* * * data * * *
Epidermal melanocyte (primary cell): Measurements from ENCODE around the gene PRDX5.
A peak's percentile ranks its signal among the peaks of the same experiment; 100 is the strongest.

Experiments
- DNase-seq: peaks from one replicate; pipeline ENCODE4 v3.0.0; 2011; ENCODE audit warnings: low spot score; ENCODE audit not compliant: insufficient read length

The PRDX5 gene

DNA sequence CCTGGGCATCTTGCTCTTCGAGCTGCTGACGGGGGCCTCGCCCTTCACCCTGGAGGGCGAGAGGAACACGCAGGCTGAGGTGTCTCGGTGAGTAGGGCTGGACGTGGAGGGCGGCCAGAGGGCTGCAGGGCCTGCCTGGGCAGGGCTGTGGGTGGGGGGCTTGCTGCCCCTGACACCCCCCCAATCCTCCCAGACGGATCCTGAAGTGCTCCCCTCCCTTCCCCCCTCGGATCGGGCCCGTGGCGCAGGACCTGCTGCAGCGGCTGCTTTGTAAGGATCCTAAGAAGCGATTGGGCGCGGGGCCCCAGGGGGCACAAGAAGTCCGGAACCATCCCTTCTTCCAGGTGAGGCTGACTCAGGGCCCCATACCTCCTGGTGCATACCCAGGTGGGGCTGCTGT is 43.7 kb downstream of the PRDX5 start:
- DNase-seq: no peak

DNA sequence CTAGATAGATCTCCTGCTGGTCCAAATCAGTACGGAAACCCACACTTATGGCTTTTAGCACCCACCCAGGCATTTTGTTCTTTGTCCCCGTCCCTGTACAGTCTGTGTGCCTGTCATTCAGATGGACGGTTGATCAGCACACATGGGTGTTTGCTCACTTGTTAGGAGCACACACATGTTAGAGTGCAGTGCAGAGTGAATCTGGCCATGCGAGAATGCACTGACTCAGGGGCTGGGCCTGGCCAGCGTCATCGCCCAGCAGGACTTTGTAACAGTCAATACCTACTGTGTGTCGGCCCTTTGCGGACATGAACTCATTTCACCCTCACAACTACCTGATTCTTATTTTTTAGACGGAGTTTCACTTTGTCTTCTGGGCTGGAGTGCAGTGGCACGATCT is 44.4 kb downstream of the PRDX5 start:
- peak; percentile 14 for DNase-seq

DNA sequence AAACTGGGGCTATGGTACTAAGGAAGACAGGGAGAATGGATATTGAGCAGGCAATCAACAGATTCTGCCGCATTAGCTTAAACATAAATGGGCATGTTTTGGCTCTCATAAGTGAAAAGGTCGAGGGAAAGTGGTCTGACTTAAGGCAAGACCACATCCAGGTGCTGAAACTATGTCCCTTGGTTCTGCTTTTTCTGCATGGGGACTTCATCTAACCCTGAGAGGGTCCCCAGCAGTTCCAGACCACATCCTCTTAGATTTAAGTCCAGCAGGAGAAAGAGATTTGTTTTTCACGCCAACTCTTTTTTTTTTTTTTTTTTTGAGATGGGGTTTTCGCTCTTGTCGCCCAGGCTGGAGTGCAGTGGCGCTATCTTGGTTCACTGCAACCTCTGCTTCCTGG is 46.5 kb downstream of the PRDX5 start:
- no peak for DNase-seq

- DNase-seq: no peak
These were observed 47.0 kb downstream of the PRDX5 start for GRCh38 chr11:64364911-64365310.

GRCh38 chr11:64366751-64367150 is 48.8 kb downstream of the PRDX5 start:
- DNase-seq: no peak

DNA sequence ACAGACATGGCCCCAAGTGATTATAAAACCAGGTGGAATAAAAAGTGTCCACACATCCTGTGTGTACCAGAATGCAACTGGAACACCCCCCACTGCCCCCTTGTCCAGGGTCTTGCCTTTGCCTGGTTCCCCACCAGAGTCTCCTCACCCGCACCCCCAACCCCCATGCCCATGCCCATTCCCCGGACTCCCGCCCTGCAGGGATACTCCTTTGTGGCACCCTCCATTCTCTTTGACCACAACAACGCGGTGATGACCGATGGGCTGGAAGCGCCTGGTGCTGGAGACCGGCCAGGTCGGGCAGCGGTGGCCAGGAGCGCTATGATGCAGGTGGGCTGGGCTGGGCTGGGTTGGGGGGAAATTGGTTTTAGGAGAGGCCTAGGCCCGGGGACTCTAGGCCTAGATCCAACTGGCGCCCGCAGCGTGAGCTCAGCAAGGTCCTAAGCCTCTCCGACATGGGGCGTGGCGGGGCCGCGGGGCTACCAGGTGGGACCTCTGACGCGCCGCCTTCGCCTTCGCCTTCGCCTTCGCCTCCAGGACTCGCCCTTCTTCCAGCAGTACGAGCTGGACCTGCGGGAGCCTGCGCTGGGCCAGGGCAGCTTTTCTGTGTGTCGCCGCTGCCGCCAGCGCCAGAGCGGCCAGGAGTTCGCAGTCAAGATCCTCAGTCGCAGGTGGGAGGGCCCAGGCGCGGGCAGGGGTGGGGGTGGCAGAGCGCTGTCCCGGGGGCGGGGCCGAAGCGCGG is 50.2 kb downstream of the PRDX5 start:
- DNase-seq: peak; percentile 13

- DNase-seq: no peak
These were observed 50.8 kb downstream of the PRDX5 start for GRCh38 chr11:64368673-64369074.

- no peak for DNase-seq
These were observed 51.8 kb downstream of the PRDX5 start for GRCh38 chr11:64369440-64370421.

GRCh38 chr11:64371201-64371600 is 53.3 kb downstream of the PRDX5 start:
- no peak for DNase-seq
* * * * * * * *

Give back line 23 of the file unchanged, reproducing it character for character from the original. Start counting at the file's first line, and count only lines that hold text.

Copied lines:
- no peak for DNase-seq